In the late 18th and early 19th centuries the small town of Weimar in Thuringia saw a remarkable cultural flowering. Enlightened ducal patronage attracted many leading German writers, composers and artists to the town, including Johann Wolfgang von Goethe, Friedrich Schiller and Franz Liszt, thus making Weimar the cultural centre of Europe at that time. This development is reflected in the high quality of many of the buildings and parks in the surrounding area.
"Classical Weimar” was added to the list of UNESCO World Heritage sites in 1998, the 20th site in Germany to be recognised as World Heritage. “Classical Weimar” comprises twelve individual buildings and ensembles, all of which portray tangible and intangible elements of Classical Weimar’s cultural heritage. Weimar’s City Castle, the Duchess Anna Amalia Library, Goethe’s and Schiller’s residences, the Town Church, the Ducal Vault with the Historic Cemetery and many others are included on the World Heritage List.
Weimar’s historical parks and gardens connect the historical buildings and their surrounding grounds and are a key feature in the “Classical Weimar” collection: the Park on the Ilm with the Roman House and Goethe’s Garden House, Belvedere Park with its Castle and Orangery, Tiefurt Park and Castle and Ettersburg Park and Castle.
The European Heritage Volunteers Project “Parks and Gardens of Classical Weimar” has been taking place since 2011. The project aims to combine practical interventions to reconstruct and maintain the historic gardens and parks with heritage education and the promotion of the idea of volunteering for heritage.
The reconstruction part will take place at the so called "kitchen garden", situated at the southern edge of Belvedere Park. The kitchen garden had been arranged in the 19th century as a combined fruit, vegetable and flower garden. Time has had its hand on this garden, and some of its elements have been lost to nature’s way. Nonetheless, the traces of the original designs remain. As in the previous years, the project will combine two tasks – the conservation of the dry stone walls surrounding the garden and the reconstruction of its former path system.
The dry stone walls as the formative element of the kitchen garden are ruinous and need to be protected against progressive decay. During the previous years the structure has being successively repaired. Within the framework of the 2018 project the first steps have been undertaken, which were advanced in 2019 and 2020; in 2021 the works will be continued. Plants that damage the walls will be carefully taken away, the instable parts of the walls stone by stone deconstructed and later replaced. Since the dry stone walls are an important habitat for wild bees and other rare insects the interventions need to be carried out extremely carefully. The works will be guided by a bricklayer specialised on dry stone walls and traditional masonry techniques, who will provide during the study part additional theoretical knowledge in this field.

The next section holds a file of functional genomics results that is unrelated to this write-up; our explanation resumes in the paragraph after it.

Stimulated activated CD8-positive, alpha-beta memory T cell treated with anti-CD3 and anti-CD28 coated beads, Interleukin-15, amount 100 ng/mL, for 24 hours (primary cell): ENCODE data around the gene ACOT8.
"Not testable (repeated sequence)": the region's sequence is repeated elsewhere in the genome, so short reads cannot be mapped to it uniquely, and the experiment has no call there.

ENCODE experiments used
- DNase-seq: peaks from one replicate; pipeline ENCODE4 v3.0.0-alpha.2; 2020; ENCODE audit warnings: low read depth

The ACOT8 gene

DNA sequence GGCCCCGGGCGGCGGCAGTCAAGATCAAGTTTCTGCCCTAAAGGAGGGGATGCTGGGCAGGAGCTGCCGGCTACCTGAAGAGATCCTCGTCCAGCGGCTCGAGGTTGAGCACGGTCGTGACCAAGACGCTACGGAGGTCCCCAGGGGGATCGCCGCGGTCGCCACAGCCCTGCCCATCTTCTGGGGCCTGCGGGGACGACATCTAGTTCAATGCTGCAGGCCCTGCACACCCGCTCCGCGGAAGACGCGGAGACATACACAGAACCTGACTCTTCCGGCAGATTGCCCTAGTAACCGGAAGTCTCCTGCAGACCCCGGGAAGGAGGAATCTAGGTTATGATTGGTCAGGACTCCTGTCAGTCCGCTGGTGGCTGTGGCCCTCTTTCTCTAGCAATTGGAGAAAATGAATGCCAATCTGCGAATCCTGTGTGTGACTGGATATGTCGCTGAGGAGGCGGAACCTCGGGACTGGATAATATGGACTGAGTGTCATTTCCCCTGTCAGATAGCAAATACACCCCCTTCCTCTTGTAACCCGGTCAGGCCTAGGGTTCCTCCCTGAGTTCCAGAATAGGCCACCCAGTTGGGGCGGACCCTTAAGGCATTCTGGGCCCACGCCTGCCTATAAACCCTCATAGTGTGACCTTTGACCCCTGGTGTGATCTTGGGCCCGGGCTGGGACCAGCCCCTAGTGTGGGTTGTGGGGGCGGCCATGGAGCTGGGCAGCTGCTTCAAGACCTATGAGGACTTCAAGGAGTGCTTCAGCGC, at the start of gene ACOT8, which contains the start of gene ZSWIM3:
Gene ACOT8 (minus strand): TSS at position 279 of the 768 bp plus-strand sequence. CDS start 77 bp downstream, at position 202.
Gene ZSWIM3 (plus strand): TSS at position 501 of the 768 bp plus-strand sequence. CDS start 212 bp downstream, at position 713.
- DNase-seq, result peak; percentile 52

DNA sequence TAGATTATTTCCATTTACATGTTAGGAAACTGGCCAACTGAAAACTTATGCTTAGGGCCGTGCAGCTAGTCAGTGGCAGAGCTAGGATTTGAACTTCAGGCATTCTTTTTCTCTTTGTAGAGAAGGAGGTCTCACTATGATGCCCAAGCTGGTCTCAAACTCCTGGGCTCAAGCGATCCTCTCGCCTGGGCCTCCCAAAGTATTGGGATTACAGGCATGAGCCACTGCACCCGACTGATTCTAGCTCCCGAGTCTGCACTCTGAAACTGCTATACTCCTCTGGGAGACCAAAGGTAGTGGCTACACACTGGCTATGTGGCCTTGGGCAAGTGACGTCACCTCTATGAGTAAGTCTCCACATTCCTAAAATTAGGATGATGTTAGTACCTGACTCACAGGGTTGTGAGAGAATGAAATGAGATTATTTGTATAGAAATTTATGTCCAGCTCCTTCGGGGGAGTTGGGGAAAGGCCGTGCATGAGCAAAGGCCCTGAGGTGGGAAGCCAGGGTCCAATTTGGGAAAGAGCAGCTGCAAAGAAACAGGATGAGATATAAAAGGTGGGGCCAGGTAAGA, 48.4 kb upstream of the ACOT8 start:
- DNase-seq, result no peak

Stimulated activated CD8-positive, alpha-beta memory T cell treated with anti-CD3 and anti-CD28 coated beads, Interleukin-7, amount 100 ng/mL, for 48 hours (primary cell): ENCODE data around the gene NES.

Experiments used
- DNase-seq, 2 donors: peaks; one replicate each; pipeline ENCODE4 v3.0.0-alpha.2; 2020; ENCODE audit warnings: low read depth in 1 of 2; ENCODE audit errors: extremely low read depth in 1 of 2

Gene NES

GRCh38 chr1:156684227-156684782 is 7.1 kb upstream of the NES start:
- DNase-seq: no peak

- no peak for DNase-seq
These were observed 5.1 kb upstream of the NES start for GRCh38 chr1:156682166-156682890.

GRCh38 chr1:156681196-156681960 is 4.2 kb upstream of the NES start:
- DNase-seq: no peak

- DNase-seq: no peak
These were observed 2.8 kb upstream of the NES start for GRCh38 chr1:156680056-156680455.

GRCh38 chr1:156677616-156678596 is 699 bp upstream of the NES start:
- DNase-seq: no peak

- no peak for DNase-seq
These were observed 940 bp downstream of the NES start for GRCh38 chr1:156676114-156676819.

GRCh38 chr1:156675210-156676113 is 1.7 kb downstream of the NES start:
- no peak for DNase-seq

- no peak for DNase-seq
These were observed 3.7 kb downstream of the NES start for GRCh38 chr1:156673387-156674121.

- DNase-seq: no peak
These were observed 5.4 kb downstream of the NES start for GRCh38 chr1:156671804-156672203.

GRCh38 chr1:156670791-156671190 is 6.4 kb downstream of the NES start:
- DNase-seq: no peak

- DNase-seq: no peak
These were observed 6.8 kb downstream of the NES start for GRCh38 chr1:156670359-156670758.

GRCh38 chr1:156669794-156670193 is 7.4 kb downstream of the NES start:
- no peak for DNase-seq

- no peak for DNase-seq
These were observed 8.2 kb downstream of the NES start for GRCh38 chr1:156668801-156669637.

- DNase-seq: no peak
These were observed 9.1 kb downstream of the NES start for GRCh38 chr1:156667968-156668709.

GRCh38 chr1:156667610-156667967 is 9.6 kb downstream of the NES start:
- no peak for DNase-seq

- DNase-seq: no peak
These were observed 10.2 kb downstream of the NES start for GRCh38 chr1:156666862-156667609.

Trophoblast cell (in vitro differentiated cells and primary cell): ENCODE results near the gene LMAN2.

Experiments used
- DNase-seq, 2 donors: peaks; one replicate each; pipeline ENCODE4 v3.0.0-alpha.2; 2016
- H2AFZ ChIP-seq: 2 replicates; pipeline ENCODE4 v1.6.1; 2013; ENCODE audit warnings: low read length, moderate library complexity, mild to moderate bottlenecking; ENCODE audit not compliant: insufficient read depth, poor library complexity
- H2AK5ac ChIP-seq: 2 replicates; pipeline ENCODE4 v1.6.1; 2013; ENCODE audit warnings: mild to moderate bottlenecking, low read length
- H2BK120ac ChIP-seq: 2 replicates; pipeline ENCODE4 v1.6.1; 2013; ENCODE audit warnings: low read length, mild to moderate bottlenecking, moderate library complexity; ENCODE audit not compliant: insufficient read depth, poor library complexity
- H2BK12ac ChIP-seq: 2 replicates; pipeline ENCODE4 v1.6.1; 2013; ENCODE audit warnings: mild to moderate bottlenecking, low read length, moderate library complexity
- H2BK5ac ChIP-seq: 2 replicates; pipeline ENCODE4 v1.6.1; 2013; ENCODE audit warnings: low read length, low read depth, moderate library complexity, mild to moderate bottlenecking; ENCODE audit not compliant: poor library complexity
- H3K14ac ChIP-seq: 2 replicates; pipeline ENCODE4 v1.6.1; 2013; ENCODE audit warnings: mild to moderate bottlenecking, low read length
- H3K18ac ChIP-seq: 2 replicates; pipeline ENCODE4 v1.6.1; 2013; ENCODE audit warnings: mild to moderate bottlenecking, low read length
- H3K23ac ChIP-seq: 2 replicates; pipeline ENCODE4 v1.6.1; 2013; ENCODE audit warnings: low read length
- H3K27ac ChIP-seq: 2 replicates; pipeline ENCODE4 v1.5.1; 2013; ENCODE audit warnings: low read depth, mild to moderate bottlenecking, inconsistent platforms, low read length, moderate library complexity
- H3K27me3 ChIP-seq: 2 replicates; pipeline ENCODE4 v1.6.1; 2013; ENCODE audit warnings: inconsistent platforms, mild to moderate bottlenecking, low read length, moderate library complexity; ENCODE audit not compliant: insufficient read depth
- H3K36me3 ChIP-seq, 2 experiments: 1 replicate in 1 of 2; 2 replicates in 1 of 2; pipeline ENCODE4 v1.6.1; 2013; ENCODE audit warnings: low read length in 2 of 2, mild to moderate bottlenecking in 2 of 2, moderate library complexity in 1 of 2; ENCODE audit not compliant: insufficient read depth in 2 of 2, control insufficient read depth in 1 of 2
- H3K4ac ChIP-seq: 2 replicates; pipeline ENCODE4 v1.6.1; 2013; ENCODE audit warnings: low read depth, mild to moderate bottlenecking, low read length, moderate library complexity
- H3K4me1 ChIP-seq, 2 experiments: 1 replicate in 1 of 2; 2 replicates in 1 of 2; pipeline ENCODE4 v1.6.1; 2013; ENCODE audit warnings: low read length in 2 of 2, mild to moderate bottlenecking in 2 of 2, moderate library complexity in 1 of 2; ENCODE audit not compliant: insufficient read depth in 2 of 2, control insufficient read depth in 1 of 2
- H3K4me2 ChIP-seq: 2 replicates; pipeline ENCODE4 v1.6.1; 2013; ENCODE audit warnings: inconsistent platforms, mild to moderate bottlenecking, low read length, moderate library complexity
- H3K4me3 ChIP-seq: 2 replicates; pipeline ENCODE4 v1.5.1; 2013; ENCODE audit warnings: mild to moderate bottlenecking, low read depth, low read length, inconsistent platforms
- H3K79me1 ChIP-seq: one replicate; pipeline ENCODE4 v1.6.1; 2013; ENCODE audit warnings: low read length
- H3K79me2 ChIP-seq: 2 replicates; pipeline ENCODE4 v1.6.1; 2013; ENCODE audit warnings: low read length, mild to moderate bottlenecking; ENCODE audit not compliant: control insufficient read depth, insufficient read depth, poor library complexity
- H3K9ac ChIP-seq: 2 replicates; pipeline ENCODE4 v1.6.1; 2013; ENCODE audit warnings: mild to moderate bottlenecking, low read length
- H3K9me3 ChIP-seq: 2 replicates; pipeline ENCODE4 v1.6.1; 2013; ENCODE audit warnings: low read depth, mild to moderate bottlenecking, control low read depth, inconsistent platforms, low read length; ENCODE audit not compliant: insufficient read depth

Another part of the group will continue to reconstruct a stone stairway connecting the kitchen garden with the other parts of Belvedere Park as well as to uncover and reconstruct the pathway which had been leading to the central area of the kitchen garden, where a small fountain used to be located according to historical records. Eventually, the pathway will be uncovered all the way until the dry stone wall to complete the narrative of this area of the site.
The participants will have the opportunity to rotate between both groups and thus to become familiar both with the dry stone wall techniques as well as with the tasks related to garden archaeology and the reconstruction of the path system.
The educational part of the project will inform the participants about the background of the project, while providing knowledge about historical gardens and parks, traditional gardening and other related topics. Guided tours will also be included, presenting the participants with an overview of the “Classical Weimar” as a UNESCO World Heritage site, as well as excursions to related heritage sites. The opportunity of free entrance to museums and exhibitions will also enable in addition individual study.
The project will take place between August, 28th, and September, 11th, 2021 and is organised by European Heritage Volunteers, in cooperation with Klassik Stiftung Weimar – Weimar Classic Foundation.
As in all years since 2012, the project is part of the World Heritage Volunteers Campaign, a worldwide initiative put forth by UNESCO, being its longest recurrent project to take place uninterruptedly.